As a result:

  • Females tend to be diagnosed later than males.
  • Non-smokers are diagnosed later than smokers.
  • Young people are diagnosed later than older adults.


Doctors may miss lung cancer if a patient's risk factors are unknown. People considered at lower risk may also receive later diagnoses simply because lung cancer is not common in these groups.

How Often X-Rays Miss Lung Cancer

There are surprisingly few recent studies that look at the incidence of missed lung cancer. The research that has been done, though, is sobering.

A 2019 review of 21 studies found that 20% to 23% of chest X-rays in people with lung cancer symptoms were falsely negative for lung cancer. This can be disastrous since it only takes an average of 136 days for a lung tumor to double in size.

Stage 1, stage 2, and stage 3a lung cancers are considered treatable with surgery. If the disease is allowed to progress, it can quickly move from treatable to inoperable. This not only makes it more difficult to manage, it also significantly reduces the patient's survival time.

How Lung Cancer Is Diagnosed

A chest X-ray might "accidentally" find lung cancer during the investigation of another condition. Still, it isn't one of the most common tools used to diagnose lung cancer because of the concerns outlined above.

Instead, healthcare providers generally rely on three tests:

  • Computed tomography (CT). This scan takes multiple X-ray images and combines them into three dimensional "slices." This makes it easier to see abnormalities in the lungs.
  • Bronchoscopy. During this procedure, a pulmonologist looks at the inside of the airways and lungs with a camera attached to a narrow tube.
  • Lung biopsy. Suspicious tissue is extracted using a needle or other methods. This is usually ordered if a CT scan suggests cancer. The results can provide definitive evidence of the disease.

If cancer is diagnosed, other tests will help stage and grade the tumor. This process helps doctors understand how far the cancer has progressed so they can decide on the right treatment.

Positron emission tomography (PET) scans are not usually used for diagnosing lung cancer. They are considered more useful for staging the disease. PET scans don't take snapshots of the body. Instead, they visualize metabolic processes and can help tell the difference between a growing tumor and scar tissue or benign growths.


On X-rays, lung cancer is missed in 20% to 23% of cases. This is why CT is considered a much more reliable tool for diagnosing this disease.

Lung Cancer Screening

Chest X-rays are also not sensitive or specific enough to screen for lung cancer.

A 2011 study followed 150,000 people at high risk of lung cancer. Researchers found that four years of annual chest X-rays did not change the death rate in the group. Some cancers were detected, but the tumors were generally advanced enough that finding them on X-ray did not change the patient's ultimate outcome.

Instead of chest X-rays, annual low-dose CT scans are recommended for people at high-risk for lung cancer. In this population of adults, screening can significantly reduce the risk of advanced cancer and premature death.

Lung Cancer Screening Recommendations

Interim guidance from the U.S. Preventive Services Task Force (USPSTF) recommends annual low-dose chest CT scans if you meet all of the following criteria:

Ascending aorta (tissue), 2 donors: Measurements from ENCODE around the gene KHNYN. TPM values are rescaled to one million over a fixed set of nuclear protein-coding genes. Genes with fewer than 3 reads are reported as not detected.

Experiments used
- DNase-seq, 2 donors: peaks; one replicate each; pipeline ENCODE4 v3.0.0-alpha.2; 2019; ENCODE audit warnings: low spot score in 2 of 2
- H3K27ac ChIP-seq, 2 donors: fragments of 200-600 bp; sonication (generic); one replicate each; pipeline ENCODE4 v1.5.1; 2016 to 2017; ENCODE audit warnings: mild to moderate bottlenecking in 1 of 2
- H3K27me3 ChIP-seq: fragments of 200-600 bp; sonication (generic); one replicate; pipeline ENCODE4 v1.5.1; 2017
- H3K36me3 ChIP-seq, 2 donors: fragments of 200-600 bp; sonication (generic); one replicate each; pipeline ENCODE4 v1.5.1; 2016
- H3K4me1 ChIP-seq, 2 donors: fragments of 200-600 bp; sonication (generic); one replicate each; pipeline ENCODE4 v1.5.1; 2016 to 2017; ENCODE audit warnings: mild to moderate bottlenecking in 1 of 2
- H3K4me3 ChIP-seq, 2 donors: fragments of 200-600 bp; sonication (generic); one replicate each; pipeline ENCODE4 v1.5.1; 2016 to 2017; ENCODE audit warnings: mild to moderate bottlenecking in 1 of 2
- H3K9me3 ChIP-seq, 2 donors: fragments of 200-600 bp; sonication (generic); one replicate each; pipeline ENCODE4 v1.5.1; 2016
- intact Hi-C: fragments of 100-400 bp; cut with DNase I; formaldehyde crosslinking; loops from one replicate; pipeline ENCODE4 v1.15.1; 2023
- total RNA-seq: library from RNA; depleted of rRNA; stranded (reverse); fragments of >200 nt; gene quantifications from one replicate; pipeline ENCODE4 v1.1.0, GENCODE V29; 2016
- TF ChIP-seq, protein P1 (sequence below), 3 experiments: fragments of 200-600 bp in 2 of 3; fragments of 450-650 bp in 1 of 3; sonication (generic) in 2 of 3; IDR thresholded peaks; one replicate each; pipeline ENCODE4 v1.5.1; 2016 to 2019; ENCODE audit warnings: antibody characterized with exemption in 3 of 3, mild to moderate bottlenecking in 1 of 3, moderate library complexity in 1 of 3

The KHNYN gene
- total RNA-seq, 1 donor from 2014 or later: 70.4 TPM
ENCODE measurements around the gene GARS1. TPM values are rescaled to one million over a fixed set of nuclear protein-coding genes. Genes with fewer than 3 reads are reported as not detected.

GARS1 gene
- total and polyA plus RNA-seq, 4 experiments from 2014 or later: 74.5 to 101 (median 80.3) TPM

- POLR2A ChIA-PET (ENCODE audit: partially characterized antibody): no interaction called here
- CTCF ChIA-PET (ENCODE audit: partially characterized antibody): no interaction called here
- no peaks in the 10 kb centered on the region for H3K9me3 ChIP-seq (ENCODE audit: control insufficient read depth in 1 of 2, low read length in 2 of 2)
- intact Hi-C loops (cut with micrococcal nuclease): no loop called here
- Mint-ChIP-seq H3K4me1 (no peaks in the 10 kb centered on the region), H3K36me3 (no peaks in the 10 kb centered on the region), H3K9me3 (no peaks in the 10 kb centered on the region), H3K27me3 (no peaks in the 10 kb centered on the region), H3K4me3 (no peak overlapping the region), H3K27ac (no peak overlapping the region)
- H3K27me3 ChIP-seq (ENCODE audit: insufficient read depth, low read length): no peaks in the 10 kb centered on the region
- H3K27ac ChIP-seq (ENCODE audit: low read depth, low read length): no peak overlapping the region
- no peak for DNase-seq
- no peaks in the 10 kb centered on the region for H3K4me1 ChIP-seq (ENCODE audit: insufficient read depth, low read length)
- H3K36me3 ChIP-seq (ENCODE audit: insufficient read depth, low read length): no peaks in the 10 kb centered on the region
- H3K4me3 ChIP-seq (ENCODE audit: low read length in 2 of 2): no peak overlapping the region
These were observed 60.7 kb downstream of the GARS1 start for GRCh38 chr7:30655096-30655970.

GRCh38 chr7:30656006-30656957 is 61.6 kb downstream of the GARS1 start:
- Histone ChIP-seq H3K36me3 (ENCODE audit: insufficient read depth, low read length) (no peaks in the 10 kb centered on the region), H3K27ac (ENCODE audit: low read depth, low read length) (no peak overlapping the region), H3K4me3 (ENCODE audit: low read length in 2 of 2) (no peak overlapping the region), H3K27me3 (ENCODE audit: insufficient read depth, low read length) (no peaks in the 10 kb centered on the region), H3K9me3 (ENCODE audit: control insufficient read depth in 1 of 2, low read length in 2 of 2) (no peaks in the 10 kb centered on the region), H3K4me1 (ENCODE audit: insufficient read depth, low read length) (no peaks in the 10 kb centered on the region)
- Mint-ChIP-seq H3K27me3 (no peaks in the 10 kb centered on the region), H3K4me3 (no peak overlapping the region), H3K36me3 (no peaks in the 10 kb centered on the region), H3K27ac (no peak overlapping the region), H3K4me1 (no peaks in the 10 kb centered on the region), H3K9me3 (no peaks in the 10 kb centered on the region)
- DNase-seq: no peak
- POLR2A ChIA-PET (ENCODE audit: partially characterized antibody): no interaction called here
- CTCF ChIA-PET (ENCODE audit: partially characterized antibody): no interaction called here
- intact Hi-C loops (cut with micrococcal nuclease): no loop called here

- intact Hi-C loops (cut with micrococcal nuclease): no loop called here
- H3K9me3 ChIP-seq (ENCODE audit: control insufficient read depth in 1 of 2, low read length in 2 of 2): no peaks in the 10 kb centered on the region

• Age 50 to 80
  • Smoked at least 20 pack-years
  • Continue to smoke or quit smoking within the past 15 years

Used according to these guidelines, CT screening could reduce the lung cancer death rate by 20% in the United States.

Most health officials feel the risks of annual CT screening in other groups outweigh the benefits. A 2019 study, though, suggests otherwise. The study's authors say low-dose CT screening in non-smokers detected a significant number of cancers in the early stages that would have otherwise been missed.

On the downside, it's not clear if annual exposure to low-dose radiation might actually increase the risk of lung cancer over time.

What You Can Do

There are things you can do to reduce your risk of a missed lung cancer diagnosis:

  • Compare results: If you have a chest X-ray, make sure your doctor knows about and can access any old chest X-rays you've had. A comparison can often detect subtle changes that might otherwise be overlooked.
  • Report symptoms: Make sure all your symptoms and risk factors are on the radiology order form. This can add context to the findings and encourage the radiologist to look for subtle signs.
  • Be your own advocate: Don't give up if your respiratory symptoms don't go away but the cause hasn't been found. This especially true if you have only had a chest X-ray. Seek a second opinion and ask if a CT scan is a reasonable option.


Chest X-rays may occasionally find advanced lung cancers, but they are not good at diagnosing cancer in the early stages. This is because they are low-resolution, and it's easy for small cancers to be obscured behind other structures.

CT scans are generally better at diagnosing lung cancer. They may also be helpful for lung cancer screening in high-risk patients.

If you think you have symptoms of lung cancer, ask your doctor about a CT scan. Don't depend on a chest X-ray for a diagnosis.

13 Sources
Verywell Health uses only high-quality sources, including peer-reviewed studies, to support the facts within our articles. Read our editorial process to learn more about how we fact-check and keep our content accurate, reliable, and trustworthy.
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By Lynne Eldridge, MD
 Lynne Eldrige, MD, is a lung cancer physician, patient advocate, and award-winning author of "Avoiding Cancer One Day at a Time."